|Workshop on “Better Competitiveness through Compliance with Vietnam IP laws and related legislations”|
Ho Chi Minh City, March 10, 2012 – The Copyright Office of Vietnam (COV), Business Software Alliance (BSA) and Taiwan Chamber of Commerce in Vietnam met face-to-face with hundreds of Taiwanese companies doing business in Vietnam in a workshop on “Better Competitiveness through Compliance with Vietnam IP laws and related legislations”.
The workshop provides the latest updates on laws and regulations pertaining to software ownership in Vietnam to Taiwanese companies with business interests in Vietnam to help them avoid any conflicts with the law that may occur out of lack of awareness. Attending the workshop, the Baker & McKenzie law office also updated on Washington Congress’s July 22, 2011 endorsement of a new act called “Infringement of intellectual property ownership in information technology”, addressing unhealthy competition, specifically use of unlicensed software. The act requires that all manufacturing businesses having products on sales in the state of Washington must have documented evidence that they have been using licensed software for the purposes of their business activities. Later, BSA, its members, namely Lac Viet Computing Cor., Bkis, PCT and Microsoft, and Open Computing Alliance and Lac Viet also advised on effective software ownership solutions to Taiwanese companies doing business in Vietnam.
Addressing the workshop, Dr. Vu Manh Chu, Director General of the Vietnam Copyright Office, gave an outlined update of the current regulatory framework and walked the participants through existing laws and regulations on copyrights and related rights in Vietnam, providing Taiwanese companies active in Vietnam detailed information on the topic.
“Use of illegal software by businesses may be subject to criminal charges and severe punishment by the law. Added to that, copyright owners are also entitled to other means to address infringements of their intellectual property rights, including filing complaints at the relevant court of law in line with Article 198.1d, IP Law and/or requesting that the court orders the offenders to stop their misconducts, formally apologize and initiate remedial measures, and demanding that the offenders recompense for any damages caused, including material losses, and pay court fees in line with Articles 202, 204 and 205 of the IP Law. The damage degree is determined based on the actual losses to the intellectual property rights owner caused by the intellectual property right encroachment act”, stressed Dr. Vu Manh Chu at the workshop.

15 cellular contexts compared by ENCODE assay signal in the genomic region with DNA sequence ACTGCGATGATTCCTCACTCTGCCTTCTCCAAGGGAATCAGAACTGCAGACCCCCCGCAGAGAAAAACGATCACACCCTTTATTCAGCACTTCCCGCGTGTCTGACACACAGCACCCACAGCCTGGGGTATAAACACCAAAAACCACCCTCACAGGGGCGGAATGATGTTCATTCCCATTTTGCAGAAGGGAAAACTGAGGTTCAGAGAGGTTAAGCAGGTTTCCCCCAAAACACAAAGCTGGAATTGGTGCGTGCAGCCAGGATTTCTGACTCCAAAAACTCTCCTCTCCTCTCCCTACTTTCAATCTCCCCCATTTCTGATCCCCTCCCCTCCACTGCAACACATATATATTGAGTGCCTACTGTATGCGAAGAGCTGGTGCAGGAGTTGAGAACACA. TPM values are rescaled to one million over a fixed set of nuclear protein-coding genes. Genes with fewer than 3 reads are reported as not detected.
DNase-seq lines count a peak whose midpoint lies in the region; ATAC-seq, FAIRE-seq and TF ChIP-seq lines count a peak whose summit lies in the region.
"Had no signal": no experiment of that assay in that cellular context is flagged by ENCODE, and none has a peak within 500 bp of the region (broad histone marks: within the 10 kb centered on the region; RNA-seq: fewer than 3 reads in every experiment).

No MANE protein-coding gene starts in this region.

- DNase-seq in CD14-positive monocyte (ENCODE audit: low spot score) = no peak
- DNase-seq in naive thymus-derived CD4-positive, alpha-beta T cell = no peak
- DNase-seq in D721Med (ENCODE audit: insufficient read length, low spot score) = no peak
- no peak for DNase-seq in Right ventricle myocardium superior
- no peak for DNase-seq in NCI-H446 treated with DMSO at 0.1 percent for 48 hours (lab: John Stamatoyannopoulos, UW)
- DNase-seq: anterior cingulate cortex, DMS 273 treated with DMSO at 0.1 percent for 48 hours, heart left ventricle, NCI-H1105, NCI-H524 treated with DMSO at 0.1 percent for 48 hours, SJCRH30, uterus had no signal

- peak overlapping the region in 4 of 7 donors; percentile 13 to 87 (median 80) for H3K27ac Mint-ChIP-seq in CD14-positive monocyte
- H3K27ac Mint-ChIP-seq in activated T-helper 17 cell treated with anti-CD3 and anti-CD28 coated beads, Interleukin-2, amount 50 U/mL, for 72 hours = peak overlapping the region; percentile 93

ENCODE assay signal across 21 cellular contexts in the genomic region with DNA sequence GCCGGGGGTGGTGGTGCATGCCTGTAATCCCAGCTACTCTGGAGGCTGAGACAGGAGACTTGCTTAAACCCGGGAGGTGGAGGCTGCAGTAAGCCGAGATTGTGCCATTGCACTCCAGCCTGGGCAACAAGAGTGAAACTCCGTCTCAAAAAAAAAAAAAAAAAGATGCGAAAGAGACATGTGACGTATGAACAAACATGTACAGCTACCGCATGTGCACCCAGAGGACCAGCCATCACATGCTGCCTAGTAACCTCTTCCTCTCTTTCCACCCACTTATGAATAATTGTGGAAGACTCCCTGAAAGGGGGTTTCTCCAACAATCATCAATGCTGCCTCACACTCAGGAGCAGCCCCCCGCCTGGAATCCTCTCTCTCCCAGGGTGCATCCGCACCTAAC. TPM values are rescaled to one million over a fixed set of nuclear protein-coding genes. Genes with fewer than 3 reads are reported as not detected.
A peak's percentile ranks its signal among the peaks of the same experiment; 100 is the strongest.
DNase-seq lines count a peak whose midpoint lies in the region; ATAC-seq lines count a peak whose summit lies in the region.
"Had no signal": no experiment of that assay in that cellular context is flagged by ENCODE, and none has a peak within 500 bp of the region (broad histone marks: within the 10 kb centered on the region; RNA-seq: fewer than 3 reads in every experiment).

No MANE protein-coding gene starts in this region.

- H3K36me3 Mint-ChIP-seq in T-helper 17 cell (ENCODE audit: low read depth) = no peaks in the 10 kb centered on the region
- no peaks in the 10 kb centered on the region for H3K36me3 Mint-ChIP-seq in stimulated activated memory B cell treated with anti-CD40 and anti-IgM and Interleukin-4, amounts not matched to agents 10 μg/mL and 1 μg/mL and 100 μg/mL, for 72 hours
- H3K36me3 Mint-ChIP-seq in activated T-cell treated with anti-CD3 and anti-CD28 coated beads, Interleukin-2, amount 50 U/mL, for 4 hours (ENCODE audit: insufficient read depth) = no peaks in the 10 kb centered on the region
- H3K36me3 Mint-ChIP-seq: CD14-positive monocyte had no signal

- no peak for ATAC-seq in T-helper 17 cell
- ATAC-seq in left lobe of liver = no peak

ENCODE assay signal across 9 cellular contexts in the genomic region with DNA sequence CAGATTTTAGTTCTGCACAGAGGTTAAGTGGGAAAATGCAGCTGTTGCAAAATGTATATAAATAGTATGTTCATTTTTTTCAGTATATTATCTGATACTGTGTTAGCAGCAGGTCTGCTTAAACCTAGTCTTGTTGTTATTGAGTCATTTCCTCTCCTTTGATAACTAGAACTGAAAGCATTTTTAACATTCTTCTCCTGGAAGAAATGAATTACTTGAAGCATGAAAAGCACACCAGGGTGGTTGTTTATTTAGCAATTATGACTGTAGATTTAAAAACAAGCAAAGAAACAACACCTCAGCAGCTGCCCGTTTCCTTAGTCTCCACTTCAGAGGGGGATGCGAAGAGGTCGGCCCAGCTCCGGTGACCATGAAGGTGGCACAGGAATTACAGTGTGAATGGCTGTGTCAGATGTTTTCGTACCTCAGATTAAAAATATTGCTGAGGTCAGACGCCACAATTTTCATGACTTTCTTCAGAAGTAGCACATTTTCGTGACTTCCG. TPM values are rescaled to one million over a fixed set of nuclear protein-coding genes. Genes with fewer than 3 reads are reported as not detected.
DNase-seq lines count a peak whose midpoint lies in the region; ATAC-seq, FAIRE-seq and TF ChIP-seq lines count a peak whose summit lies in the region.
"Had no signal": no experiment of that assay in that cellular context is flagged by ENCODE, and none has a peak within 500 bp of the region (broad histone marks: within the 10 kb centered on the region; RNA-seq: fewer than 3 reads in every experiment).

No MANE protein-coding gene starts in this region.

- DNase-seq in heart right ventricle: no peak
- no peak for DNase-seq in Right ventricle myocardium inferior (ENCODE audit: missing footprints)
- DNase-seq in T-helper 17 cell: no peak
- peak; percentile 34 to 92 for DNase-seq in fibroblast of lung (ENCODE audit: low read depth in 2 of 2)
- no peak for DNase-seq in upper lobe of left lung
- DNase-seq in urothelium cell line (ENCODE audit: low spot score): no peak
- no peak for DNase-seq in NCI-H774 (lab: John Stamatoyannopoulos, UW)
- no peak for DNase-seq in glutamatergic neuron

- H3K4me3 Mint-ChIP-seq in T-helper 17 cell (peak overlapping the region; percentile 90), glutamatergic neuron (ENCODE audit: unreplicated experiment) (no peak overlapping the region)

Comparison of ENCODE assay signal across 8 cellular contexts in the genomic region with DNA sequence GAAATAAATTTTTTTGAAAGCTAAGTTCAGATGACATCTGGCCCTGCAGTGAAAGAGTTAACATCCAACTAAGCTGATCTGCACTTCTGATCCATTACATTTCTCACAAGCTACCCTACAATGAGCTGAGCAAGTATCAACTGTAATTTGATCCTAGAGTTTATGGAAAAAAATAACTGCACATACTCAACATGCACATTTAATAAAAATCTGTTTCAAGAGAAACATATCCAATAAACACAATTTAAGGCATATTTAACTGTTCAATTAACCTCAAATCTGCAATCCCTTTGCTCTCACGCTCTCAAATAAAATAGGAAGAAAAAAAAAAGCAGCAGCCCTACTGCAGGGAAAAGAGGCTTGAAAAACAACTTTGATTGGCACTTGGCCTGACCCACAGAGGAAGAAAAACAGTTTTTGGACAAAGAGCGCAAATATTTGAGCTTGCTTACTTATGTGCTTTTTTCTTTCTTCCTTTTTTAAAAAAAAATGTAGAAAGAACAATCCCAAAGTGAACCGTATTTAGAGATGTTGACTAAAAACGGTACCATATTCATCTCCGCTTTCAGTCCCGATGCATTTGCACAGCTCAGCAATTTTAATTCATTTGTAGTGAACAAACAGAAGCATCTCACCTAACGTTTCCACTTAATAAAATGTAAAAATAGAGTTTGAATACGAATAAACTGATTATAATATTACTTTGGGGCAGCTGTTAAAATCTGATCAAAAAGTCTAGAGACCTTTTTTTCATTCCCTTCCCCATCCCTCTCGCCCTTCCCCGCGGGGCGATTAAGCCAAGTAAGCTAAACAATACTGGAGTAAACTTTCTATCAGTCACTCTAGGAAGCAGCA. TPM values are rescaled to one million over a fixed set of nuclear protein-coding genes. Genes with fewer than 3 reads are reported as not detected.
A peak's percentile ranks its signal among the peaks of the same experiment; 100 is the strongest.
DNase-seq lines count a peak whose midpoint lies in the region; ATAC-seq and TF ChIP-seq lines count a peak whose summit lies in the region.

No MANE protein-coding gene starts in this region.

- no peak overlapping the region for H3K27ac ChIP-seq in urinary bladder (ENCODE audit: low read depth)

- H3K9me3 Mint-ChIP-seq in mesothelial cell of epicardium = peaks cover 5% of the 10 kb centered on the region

Attorney Da-Fa Feng, Baker & McKenzie, Taipei Office also said: “Manufactures or the Washington State Attorney General can commence civil lawsuits against those who compete unfairly by using stolen or misappropriated IT in the manufacture, distribution, marketing or sale of their products, which are sold or offered for sale in Washington state. A similar law has been passed in Louisiana State. Therefore, failing to comply with the Act puts manufactures at risk of having to pay damages, having their good seized and even losing access to the lucrative US market”.
“On the other hand, manufactures that use legal IT will obtain benefits under the Act. The Act will create a fair competition environment for the manufacturers who have previously suffered a competive disadvantage against those who compete unfairly by using stolen IT”. Mr. Da-Fa Feng addressed at the workshop.
Mr. Dao Anh Tuan, Representative of the Business Software Alliance (BSA) informed that APAC recorded a software piracy rate of 60% (2010) as reported in the IDC Global Software Piracy Study. This translates into a commercial value of US$18.7 billion in pirated software used. Three in every 5 software
|Last Updated ( Monday, 24 June 2013 05:41 )|